Falling share prices have boosted the income available from two of my favourite dividend shares. Both of these stocks now offer a forecast yield of 9% for the current year.
I already hold both of these shares, but I’m thinking about adding to my positions in July. The surging cost of living means that I’m keen to increase my passive income. And I reckon both of these companies are likely to deliver long-term gains from current levels.
Direct Line: a big dividend share
FTSE 250 insurer Direct Line Insurance Group (LSE: DLG) is a well-known UK motor and home insurer. The company also has a fast-growing business insurance operation and owns breakdown operator Green Flag.
I’ve held Direct Line shares in my portfolio for several years. They’ve provided me with some of the biggest dividend payments I’ve ever received.
One downside is that growth has been minimal. The UK insurance market has been a tough place to be, with strong competition and aggressive pricing.
Claims costs have risen too. Rather than slashing prices to win new business, Direct Line CEO Penny James has chosen to invest in new technology and stay disciplined on pricing.
I believe this long-term focus should start to pay off as market conditions stabilise. But I have to admit that evidence is mixed so far. Direct Line’s pre-tax profit was flat last year, at around £450m. Policy numbers were also largely unchanged too, at 14.6m.
Fortunately, Direct Line’s impressive profitability continued to support generous dividends. The company generated a return on tangible equity of almost 24% last year, driving strong cash generation.
My research suggests that rising interest rates and new UK rules on pricing are likely to favour larger insurers like Direct Line over time.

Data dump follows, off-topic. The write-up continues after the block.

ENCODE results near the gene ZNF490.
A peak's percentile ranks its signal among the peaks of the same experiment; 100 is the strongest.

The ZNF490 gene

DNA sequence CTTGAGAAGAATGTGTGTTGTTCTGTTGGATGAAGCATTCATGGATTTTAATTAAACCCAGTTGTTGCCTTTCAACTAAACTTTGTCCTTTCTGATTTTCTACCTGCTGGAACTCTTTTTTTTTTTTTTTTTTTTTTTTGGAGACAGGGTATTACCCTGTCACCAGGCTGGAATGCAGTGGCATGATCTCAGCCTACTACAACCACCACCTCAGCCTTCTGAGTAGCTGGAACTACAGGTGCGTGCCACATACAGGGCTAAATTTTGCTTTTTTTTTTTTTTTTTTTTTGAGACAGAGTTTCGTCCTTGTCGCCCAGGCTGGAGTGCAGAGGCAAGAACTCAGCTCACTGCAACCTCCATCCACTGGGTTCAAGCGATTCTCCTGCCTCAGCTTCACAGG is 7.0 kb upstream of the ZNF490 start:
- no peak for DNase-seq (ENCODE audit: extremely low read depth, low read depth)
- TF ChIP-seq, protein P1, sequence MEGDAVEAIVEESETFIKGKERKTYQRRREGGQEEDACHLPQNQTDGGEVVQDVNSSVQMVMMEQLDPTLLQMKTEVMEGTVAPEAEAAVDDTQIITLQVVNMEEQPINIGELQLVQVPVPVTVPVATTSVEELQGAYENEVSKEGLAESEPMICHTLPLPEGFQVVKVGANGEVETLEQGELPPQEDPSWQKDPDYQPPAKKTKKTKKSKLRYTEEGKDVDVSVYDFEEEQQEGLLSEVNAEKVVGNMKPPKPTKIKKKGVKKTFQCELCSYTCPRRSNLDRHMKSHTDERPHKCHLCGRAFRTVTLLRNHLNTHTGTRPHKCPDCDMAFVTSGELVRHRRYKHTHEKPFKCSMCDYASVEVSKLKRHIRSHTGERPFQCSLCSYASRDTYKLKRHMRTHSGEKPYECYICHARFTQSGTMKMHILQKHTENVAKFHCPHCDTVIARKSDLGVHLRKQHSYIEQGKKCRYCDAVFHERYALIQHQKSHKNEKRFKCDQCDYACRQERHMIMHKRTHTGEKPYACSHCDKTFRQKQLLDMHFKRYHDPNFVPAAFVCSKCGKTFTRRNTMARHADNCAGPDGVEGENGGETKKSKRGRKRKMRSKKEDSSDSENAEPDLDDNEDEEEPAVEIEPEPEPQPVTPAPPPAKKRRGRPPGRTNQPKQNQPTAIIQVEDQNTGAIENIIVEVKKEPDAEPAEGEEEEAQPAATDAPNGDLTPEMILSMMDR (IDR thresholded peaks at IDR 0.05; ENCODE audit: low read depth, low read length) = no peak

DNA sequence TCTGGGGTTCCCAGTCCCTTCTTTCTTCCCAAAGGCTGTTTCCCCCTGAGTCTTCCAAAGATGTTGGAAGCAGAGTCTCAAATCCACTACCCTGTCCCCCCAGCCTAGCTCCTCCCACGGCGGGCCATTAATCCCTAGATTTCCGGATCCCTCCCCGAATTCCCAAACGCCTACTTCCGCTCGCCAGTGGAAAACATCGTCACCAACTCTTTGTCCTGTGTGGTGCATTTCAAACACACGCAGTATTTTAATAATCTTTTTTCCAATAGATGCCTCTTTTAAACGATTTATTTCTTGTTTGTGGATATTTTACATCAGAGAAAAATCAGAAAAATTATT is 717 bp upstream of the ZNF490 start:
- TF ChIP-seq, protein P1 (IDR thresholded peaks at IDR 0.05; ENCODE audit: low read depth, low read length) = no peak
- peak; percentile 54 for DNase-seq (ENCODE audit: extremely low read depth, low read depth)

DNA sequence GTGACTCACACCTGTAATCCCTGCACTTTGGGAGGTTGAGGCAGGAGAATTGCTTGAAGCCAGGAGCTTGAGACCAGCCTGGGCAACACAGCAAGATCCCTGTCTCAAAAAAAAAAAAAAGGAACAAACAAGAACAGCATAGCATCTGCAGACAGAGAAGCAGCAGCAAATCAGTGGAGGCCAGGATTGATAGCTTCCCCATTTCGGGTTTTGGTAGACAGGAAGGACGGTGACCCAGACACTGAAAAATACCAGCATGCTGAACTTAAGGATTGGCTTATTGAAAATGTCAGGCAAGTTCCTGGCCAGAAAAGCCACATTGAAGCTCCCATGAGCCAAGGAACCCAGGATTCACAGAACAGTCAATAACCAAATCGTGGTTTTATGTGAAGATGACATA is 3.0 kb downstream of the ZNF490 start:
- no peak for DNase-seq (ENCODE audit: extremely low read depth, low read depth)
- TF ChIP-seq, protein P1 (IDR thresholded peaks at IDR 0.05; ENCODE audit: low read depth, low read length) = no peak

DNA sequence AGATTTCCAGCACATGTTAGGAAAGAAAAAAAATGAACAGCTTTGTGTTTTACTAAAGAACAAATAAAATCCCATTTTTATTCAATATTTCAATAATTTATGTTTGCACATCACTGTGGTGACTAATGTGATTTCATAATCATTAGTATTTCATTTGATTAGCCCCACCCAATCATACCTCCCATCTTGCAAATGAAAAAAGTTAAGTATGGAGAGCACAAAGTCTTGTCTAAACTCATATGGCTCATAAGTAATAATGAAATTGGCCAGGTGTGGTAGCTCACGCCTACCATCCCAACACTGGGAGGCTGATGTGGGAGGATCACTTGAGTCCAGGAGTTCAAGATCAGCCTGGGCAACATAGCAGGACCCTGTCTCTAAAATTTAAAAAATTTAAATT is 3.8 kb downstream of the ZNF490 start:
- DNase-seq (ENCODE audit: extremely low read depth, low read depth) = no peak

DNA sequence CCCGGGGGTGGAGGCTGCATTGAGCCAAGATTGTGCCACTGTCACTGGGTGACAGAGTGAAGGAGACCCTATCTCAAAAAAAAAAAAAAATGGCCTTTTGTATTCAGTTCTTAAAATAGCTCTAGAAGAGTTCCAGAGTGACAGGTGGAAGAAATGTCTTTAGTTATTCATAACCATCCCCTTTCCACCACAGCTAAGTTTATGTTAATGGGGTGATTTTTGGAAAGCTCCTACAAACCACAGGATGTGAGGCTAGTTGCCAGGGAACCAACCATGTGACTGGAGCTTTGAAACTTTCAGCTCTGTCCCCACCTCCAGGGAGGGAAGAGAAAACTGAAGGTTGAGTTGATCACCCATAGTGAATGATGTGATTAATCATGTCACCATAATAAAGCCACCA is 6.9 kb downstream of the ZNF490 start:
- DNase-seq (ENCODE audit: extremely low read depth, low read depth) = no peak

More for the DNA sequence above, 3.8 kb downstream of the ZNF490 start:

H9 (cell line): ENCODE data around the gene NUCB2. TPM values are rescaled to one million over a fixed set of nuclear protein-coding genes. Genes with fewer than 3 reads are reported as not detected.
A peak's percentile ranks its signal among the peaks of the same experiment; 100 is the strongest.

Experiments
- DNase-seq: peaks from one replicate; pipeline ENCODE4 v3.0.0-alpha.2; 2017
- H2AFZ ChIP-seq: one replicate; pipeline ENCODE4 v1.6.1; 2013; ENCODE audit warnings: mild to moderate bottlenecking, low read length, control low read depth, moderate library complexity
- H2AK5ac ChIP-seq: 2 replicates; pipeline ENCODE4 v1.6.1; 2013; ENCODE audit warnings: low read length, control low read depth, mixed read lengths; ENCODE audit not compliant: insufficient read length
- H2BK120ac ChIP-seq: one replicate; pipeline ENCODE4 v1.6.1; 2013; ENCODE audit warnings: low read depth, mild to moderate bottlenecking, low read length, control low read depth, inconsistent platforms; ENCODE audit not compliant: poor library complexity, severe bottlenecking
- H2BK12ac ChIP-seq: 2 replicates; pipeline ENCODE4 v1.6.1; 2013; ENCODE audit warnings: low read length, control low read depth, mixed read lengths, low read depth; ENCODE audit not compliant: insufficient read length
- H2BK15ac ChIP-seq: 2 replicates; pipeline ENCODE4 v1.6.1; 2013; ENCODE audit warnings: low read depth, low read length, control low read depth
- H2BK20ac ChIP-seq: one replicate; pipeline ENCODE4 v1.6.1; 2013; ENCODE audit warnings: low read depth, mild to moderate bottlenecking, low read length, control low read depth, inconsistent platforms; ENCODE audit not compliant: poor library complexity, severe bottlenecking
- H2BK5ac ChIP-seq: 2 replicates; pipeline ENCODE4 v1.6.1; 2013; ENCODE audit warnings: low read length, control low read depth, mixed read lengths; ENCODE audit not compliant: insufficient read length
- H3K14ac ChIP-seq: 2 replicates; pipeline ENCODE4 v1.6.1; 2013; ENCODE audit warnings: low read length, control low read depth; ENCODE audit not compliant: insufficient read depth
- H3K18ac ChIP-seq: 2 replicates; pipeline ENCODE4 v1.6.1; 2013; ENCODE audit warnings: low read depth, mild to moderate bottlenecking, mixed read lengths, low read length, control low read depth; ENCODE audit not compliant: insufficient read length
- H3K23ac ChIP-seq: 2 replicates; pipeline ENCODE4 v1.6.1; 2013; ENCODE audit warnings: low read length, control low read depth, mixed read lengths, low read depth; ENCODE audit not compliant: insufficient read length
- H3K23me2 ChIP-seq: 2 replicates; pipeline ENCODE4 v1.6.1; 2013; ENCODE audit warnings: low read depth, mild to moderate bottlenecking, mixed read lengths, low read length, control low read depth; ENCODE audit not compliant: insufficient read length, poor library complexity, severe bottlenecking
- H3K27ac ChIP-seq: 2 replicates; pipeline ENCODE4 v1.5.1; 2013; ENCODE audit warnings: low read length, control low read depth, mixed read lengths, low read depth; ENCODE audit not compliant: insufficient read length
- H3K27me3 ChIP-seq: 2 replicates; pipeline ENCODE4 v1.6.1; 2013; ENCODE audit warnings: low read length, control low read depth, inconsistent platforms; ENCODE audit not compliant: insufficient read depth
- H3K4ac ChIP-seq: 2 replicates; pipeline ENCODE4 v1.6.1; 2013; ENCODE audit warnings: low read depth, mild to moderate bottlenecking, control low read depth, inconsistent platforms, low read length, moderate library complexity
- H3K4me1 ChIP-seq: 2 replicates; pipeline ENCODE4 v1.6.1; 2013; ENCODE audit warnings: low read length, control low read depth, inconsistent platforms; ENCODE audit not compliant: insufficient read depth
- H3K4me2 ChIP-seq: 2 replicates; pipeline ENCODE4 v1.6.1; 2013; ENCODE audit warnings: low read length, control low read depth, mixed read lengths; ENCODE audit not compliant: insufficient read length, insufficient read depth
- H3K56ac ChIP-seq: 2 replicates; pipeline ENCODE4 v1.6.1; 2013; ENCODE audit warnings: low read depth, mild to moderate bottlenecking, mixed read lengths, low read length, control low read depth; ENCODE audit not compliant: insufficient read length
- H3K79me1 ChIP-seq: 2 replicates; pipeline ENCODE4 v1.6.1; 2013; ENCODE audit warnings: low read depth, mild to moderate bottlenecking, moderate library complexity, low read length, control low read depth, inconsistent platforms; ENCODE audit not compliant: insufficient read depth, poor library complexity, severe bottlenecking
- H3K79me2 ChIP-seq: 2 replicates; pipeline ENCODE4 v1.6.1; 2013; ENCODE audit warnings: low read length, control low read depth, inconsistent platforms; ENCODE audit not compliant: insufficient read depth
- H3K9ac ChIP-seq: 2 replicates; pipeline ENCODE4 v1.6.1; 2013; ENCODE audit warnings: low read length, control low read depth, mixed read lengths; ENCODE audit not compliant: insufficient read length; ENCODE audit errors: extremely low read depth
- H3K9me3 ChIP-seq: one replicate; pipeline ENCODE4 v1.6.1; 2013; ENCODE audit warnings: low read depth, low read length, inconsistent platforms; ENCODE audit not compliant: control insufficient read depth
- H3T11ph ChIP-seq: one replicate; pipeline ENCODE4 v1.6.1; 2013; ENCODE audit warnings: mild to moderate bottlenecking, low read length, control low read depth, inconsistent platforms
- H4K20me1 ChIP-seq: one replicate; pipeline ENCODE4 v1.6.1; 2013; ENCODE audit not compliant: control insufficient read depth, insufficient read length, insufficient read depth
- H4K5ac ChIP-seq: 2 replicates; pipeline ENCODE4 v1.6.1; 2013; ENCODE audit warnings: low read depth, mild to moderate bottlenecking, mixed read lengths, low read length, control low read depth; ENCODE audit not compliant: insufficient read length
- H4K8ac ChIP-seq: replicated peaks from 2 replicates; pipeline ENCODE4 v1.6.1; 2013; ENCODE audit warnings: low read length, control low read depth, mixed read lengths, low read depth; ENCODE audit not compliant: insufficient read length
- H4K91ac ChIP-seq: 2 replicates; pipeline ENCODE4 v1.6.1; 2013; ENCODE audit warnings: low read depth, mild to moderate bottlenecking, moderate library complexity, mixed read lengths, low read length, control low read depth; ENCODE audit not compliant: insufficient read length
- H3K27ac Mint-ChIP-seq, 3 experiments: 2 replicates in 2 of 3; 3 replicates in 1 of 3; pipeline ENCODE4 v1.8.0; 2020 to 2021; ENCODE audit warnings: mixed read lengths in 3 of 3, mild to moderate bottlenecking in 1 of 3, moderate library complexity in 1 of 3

With a dividend yield of 9% expected for 2022, I’m happy to remain patient. Indeed, I may add to my holding this summer to take advantage of the current weakness.
Somero Enterprises: essential tech for retailers
Huge retail warehouses are an increasingly common sight in most western countries. But the high racking and automated handling systems installed inside them can only be used if the floor is perfectly level.
AIM stock Somero Enterprises (LSE: SOM) is a market leader in this area. This US company produces the equipment needed to pour perfectly flat concrete floors of almost any size. Many of the company’s larger units are laser-guided and far more accurate than traditional techniques.
Somero also offers training and round-the-clock support for its equipment and will fly technicians to customer sites when needed. People I know who work in this sector say it’s a very well-respected business.
Somero’s share price has fallen since the start of the year as investors have priced in the risk of a recession. There is certainly some risk that an economic slowdown will hit construction activity and cause profits to drop.
However, the company’s latest trading update reported “healthy” market conditions and solid demand so far this year. Somero is also debt-free and carries plenty of surplus cash.
Broker forecasts price the stock on just eight times forecast earnings, with a dividend yield of 9.8%. Somero shares look good value to me at this level.